Exercises for Cricket: A guide to the Upper Body
The upper body shouldn't be underestimated for cricket players. Upper body strength is correlated with both ball and bat speed and by functioning well through your upper half, you will be able to move better allowing your technique to improve with both bat and ball.
Upper body anatomy & function
The anterior chain on the upper body refers to the muscles located on the front side of the torso, including the chest, shoulders, and upper abdomen. Here are some of the main muscles that make up the anterior chain:
This is the large muscle that makes up the bulk of the chest. It has two portions, the clavicular head and the sternal head, and is responsible for movements like pushing and horizontal adduction of the arm.
These are the muscles that form the rounded shape of the shoulders. There are three parts to the deltoid: the anterior (front), middle, and posterior (rear) heads. The anterior head is responsible for flexing the arm and horizontal adduction.
The biceps are located on the front of the upper arm and are responsible for flexing the elbow and supinating the forearm.
This is the muscle that runs down the front of the abdomen and is responsible for flexing the trunk, as in a sit-up or crunch.
These muscles run diagonally along the sides of the abdomen and are responsible for rotating the trunk and bending it laterally.
This muscle is located on the side of the chest and is responsible for protracting the scapula (bringing it forward) and assisting in upward rotation of the scapula.
This is the muscle that runs from the base of the skull to the sternum and clavicle. It is responsible for rotating and flexing the head and neck.
These are just some of the main muscles that make up the anterior chain of the upper body. Strengthening these muscles can improve posture, increase upper body strength and stability.
The posterior chain on the upper body refers to the muscles located on the back side of the torso, including the upper and lower back, shoulders, and neck. Here are some of the main muscles that make up the posterior chain:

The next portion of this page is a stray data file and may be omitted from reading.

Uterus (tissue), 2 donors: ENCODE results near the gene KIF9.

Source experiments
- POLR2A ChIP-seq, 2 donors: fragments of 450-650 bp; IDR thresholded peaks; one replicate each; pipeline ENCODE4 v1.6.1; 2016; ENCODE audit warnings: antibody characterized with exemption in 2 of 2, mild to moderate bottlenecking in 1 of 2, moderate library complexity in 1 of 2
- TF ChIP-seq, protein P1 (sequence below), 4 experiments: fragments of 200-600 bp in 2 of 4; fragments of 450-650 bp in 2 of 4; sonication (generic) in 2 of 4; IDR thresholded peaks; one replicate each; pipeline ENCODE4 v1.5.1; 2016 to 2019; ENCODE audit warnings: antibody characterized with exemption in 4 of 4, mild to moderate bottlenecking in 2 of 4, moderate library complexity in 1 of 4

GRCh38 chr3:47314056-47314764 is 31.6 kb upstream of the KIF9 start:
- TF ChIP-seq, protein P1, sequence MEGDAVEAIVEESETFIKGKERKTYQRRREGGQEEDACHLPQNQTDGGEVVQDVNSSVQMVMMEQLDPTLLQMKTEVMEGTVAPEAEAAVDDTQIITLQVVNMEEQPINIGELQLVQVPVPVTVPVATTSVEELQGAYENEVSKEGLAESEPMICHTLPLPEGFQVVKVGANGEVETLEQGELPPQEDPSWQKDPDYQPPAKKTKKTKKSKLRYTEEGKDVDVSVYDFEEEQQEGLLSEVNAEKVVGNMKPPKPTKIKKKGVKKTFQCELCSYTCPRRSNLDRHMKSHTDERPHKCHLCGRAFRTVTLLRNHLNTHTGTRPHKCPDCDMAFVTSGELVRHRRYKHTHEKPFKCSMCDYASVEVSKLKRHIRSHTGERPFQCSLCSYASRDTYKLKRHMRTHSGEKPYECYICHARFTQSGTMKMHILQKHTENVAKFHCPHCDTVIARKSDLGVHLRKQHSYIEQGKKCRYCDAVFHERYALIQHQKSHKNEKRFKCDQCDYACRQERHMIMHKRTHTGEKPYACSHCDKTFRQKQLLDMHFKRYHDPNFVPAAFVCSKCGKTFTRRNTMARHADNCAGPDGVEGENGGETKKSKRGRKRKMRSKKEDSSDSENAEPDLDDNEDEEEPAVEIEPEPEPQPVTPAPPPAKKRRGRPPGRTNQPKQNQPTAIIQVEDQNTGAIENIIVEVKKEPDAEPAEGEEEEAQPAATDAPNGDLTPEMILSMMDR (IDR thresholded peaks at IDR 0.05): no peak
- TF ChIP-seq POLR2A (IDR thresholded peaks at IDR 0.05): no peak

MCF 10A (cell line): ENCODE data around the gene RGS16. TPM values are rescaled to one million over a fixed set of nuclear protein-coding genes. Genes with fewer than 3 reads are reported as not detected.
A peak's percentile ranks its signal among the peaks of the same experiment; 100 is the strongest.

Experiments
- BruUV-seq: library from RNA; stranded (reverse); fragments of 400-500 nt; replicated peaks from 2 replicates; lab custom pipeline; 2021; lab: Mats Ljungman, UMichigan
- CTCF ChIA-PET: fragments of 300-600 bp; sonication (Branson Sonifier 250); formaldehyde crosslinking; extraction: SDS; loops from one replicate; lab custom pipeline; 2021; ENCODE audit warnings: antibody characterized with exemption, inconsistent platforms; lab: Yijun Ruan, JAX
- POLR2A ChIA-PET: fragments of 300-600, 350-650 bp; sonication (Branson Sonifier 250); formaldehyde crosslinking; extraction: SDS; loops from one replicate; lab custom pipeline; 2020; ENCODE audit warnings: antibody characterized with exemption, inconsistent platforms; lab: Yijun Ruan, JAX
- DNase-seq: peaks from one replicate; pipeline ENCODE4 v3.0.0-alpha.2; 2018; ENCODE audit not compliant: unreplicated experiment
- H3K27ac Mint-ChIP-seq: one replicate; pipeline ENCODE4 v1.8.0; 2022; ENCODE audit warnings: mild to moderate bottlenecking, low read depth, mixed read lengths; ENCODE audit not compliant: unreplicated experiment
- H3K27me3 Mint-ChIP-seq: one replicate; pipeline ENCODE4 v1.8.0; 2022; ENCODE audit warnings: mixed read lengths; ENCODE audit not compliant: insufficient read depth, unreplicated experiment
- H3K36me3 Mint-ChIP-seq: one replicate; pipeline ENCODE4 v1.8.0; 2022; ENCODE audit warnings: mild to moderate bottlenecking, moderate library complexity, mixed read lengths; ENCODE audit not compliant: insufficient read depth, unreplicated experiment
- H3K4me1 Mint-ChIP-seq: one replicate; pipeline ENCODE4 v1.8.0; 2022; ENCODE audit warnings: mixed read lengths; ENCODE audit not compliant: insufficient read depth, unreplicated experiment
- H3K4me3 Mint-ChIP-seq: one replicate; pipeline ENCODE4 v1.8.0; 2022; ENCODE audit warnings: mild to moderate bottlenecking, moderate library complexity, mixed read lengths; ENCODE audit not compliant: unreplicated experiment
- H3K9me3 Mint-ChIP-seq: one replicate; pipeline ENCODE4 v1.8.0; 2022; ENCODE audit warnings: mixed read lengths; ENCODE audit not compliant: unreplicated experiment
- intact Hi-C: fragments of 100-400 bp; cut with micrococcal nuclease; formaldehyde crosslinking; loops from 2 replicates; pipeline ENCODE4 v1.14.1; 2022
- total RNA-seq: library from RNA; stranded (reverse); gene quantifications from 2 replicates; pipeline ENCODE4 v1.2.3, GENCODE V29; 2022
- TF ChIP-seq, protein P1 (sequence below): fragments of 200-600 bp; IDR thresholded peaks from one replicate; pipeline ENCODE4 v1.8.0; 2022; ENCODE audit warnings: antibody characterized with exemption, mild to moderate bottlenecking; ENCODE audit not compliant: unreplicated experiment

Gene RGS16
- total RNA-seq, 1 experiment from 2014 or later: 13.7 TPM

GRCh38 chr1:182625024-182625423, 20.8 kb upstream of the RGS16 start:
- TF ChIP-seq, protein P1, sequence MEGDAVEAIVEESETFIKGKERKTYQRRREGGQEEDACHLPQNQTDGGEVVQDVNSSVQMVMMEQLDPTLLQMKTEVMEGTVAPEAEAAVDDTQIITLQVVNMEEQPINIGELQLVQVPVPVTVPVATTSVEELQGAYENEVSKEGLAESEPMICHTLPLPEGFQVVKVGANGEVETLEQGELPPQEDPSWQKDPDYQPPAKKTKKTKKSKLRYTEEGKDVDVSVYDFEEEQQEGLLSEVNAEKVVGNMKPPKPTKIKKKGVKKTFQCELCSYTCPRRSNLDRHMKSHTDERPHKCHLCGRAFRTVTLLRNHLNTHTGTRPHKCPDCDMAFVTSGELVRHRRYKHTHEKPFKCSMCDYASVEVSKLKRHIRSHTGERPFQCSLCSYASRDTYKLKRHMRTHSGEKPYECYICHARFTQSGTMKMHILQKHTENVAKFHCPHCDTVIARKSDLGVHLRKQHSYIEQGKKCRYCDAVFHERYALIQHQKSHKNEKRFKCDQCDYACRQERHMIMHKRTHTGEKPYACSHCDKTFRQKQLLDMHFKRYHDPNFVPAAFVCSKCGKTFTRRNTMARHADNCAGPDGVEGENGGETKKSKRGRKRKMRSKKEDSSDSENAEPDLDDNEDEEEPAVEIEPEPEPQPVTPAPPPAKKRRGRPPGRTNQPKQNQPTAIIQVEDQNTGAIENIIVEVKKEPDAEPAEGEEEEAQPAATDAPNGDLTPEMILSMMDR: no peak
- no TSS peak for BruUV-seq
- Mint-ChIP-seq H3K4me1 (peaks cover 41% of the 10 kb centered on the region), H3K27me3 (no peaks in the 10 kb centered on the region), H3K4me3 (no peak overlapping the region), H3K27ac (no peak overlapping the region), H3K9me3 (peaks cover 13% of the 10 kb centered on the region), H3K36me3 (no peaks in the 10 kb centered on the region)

This is a large muscle that covers the upper back and neck. It is responsible for scapular elevation, depression, retraction, and upward rotation.
These are two muscles located in the upper back that are responsible for scapular retraction and downward rotation.
This is the largest muscle in the back and is responsible for adduction, extension, and internal rotation of the arm.
These are a group of muscles that run along the spine from the sacrum to the base of the skull. They are responsible for extension, lateral flexion, and rotation of the spine.
These are the muscles located on the back of the shoulders and are responsible for extension, horizontal abduction, and external rotation of the arm.
The triceps are located on the back of the upper arm and are responsible for extension of the elbow.
Strengthening the muscles of the posterior chain can improve posture, increase upper body strength and stability, and help prevent or alleviate back pain.
Why is the upper body an important area for Cricket players to train?
The upper body muscles mentioned above work as a whole to allow the body to produce the following movement.
Pushing movements are dominated by the anterior chain, acting as our accelerator. When we think of most cricketing actions, we need to throw/bowl the ball or swing the bat in front of our body. The anterior chain on the upper body allows us to increase the speed at which we can complete these actions.
Pulling actions are dominated by the posterior chain, acting as our break. Moving quickly is no good if you can’t slow down, so a strong posterior chain is vital in order to firstly move quickly but secondly, do it safely. If your posterior chain isn’t strong, then your body simply won’t let the front side move quickly into a position it knows it’s unable to control.
The muscles down the side of our torso dominate here but when rotating, the upper body truly comes as a full package. Rotation through the upper body is the most important plane of movement for cricketers to train with it being how we generate a load of our force. We are also normally side on with our lower body technically to where the ball is coming from, or travelling towards, meaning that upper body rotation is vital to access or deliver the ball.
4 upper body strength exercises for Cricketers
Below are 4 of our favourite upper body strength exercises with a short description. Watch the video below for a demonstration.
Alternate chest press
A twist on the commonly used chest press, keep one dumbbell up whilst you lower the other. Forcing the arms to work independently makes it more challenging and you’re also have to switch on your core to avoid falling off the bench!
The landmine press is the most shoulder friendly pressing exercise with the 45 degree angle of the push. A great exercise for using your whole body with a solid base required. Make sure the bar travels in a straight line.
Lat pull down
Build those wings with a lat pull down. The video shows a banded variation with a rotation through the movement. Focus on the tempo in this movement, moving down for 1 second, pausing for 2 seconds and controlling the movement up for 3 seconds.
TRX reverse pull
Our favourite upper body pulling movement with it once again requires the core and glutes to switch on. Maintain the same tempo as we have just mentioned above and resist poking your neck forward!